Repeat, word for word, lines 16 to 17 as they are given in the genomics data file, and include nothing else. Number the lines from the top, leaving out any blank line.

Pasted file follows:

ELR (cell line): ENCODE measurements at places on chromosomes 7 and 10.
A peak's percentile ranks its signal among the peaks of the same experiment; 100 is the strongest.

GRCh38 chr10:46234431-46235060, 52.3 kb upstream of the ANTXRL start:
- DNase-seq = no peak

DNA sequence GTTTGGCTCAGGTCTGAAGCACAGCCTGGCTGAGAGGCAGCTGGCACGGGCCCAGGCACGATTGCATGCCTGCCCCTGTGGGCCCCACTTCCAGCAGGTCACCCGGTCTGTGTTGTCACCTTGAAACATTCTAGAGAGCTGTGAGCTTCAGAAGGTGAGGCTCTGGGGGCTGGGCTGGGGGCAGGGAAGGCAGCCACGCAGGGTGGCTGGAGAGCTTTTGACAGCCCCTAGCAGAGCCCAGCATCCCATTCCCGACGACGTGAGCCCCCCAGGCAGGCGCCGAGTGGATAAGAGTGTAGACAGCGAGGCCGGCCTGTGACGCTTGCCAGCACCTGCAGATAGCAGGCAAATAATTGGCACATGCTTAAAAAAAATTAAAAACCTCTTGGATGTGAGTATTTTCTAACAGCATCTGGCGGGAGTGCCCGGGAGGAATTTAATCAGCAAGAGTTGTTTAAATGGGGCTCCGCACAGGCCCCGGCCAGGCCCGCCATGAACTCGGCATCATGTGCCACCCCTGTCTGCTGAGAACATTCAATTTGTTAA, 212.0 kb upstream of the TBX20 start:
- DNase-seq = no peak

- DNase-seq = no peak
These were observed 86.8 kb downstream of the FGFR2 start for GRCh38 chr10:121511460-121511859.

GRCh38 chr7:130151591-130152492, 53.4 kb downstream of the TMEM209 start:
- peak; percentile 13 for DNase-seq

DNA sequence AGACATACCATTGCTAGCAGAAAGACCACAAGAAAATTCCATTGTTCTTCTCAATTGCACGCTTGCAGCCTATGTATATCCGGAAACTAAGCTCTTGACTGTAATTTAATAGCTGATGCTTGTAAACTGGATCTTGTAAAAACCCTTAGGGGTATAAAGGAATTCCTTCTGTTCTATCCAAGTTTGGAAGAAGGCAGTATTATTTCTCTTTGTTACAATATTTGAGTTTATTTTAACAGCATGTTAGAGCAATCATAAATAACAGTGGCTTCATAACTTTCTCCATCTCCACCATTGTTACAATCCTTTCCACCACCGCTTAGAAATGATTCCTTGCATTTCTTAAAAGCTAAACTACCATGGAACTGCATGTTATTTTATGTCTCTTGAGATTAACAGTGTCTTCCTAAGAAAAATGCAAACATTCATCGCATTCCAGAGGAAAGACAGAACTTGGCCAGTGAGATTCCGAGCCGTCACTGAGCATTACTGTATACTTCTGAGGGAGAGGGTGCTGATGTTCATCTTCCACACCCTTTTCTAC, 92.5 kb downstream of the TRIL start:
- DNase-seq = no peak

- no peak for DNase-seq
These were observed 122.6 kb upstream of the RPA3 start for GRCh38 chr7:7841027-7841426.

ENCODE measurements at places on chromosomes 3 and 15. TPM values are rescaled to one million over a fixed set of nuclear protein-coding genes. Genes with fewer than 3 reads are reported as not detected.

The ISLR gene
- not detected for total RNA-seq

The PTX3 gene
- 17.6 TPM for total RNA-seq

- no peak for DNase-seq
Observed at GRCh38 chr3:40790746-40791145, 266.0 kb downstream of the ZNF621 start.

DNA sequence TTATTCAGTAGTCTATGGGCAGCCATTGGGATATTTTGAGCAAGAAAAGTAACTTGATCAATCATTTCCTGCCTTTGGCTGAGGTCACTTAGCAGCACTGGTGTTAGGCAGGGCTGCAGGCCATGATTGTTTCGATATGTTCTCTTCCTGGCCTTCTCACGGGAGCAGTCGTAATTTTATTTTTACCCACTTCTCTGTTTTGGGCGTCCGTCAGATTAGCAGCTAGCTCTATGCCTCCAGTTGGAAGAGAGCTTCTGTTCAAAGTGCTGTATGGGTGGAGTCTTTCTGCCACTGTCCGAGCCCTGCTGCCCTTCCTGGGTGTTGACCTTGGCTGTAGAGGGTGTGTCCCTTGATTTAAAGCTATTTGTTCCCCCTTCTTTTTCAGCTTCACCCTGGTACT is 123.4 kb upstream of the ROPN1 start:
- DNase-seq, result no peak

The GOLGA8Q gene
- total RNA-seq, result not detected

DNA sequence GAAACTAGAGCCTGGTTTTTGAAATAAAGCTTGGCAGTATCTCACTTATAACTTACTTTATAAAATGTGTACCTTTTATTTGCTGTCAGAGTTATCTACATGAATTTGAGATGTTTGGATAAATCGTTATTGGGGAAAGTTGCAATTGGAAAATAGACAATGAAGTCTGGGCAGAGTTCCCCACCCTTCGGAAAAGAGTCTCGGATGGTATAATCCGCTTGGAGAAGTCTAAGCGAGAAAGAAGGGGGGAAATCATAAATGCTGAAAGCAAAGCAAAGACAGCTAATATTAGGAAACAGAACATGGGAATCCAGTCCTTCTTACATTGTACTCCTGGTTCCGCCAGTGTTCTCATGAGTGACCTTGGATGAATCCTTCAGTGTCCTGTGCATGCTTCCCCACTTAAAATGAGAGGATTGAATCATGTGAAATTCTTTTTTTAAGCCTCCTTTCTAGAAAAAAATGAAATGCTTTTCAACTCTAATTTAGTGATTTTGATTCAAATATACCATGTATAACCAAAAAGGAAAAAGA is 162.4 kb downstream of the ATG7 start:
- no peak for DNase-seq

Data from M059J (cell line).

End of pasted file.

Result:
The ISLR gene
- not detected for total RNA-seq